Loyal-T's rating:
People who added this item 105 Average listal rating (68 ratings) 6.7 IMDB Rating 0
Fallout 4 - PC Games
No surprise that this is on the list, huh? Fallout 4 is the best Fallout game ever made. Period. What you've come to expect from Bethesda is all here, perfected and in large quantities. A quality main quest, deep, varied side quests, lots of loot, gear to collect, places to explore, and things to discover. I had so much fun with this game and, for me personally, it is the pinnacle of the Fallout franchise. That doesn't mean that it's flawless, however. The engine is dated, for example. Also, despite the four in the title, it feels a lot like an extra polished, prettier, and better playing Fallout 3. Thankfully, Fallout 3 is essential, so I'd say that by association so is Fallout 4.

It's not reinventing the wheel, and that is definitely going to irk some folks. Bethesda have found a winning formula, one that fits in nicely with current-gen gaming standards, so there wasn't much need to shift things around and scrub out the kinks. Despite Fallout 3's technical problems (it's Bethesda, after all), it's still an impressively atmospheric, fun, and addicting game play experience nine years on. More of that isn't a bad thing, and Fallout 4 has plenty to offer.
Loyal-T's rating:
Not a big Metal Gear Solid fan. I've tried my hand at them but just couldn't get past the seemingly infinite number of cut scenes, convoluted stories, and flat-out weirdness of them. I can recognize that they're great games for the audience they serve, but I'm just not the kind of gamer they're meant for. I wasn't looking forward to The Phantom Pain. Not really. Not the way an ardent fan of the franchise would be. The trailers, screenshots, and interviews were all very promising, but this was Metal Gear Solid we're talking about. What a shocker, then, that it ended up being one of my favorite titles of 2015.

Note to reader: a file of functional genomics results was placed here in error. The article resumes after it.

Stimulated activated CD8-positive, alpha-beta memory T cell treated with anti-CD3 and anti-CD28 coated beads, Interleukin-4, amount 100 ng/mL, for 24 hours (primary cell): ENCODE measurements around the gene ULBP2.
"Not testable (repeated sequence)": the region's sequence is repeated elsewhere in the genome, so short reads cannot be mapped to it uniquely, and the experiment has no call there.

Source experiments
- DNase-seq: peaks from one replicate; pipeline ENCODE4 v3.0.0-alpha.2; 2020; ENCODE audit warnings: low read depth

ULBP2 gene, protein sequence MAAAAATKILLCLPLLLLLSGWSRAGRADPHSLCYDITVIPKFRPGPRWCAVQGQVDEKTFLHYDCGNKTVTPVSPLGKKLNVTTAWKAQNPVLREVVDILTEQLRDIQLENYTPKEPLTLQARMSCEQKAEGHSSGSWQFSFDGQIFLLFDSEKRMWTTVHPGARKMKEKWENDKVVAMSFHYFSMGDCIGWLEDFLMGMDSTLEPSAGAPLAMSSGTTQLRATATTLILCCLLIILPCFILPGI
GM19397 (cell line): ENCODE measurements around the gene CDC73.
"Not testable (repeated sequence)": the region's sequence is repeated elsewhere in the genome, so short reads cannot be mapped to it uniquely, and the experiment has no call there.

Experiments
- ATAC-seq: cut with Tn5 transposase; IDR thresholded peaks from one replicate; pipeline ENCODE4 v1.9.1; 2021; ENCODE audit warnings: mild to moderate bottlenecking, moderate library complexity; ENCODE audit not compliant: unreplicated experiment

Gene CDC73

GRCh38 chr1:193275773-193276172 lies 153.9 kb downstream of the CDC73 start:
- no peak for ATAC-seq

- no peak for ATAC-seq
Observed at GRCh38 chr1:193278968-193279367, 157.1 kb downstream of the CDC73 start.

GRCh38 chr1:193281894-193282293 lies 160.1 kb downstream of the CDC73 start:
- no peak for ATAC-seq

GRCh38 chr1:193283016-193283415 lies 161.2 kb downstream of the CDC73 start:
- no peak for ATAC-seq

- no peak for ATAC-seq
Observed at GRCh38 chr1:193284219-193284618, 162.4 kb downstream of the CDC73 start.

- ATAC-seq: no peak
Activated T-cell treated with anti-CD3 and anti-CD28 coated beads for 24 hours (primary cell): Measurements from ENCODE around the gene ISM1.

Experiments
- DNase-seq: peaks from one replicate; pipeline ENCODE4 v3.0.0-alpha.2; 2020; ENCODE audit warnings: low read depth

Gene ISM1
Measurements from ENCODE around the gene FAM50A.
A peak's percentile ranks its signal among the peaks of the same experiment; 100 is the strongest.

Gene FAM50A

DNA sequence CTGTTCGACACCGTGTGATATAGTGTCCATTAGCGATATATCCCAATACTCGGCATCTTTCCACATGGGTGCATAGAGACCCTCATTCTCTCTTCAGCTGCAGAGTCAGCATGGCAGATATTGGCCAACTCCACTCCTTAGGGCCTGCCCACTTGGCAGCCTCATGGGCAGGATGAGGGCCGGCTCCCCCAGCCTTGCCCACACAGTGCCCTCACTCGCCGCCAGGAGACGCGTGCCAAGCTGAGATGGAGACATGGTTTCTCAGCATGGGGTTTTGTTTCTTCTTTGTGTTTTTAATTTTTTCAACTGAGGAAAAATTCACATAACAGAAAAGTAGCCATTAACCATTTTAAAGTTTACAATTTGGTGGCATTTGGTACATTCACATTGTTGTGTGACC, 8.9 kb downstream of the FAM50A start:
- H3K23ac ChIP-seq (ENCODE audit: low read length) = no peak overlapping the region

Ditching the linear story-driven model of the other games in favor of an open-world sandbox game that encourages player autonomy worked wonders for the series. The combat is satisfying, the graphics are beautiful, and the game play as a whole is just so fun and well-rounded. Kojima, running true to form, can't stay all that grounded, though. One minute you're crawling through tall grass, taking out enemy soldiers with a silenced pistol and hiding their bodies, and the next you're running from a small floating child wearing an oversized shirt and a gas mask with telekinetic abilities. Much of that trademark weirdness has been toned down for the most part, replaced with pitch perfect stealth action and a sprawling, epic story spanning a multitude of different locations. In short, it works. I'm not sure how the core fans felt about these changes, but this casual player became a fan because of them.
Loyal-T's rating:
People who added this item 104 Average listal rating (61 ratings) 9 IMDB Rating 0
CD Projekt Red began their Witcher saga some 10 years ago as nothing more than a tiny little blip on the radar. Oh, what their RPG series has become in the years since. The Witcher III: Wild Hunt is their biggest and most ambitious title yet, as well as the supposed final game in the series. And what an exit it is. Everything about Wild Hunt is A1 quality. The graphics are superb, the story is incredible, the characters are especially memorable, and the sheer amount of things to do, places to explore, and sights to see is mind-boggling.

In so many ways, The Witcher III is like the penultimate RPG. This could seriously be the last fantasy RPG ever made and it would scratch every itch one could have. Anything and everything that you'd want or expect to see in this type of game is there and done marvelously. The main plot is fantastic, the subplots are utterly engrossing, and the game overall has so much to say and so many themes to explore. It's also incredibly long. If you're fond of longwinded, absurdly lengthy RPGs, The Witcher III was made for you.
Loyal-T's rating: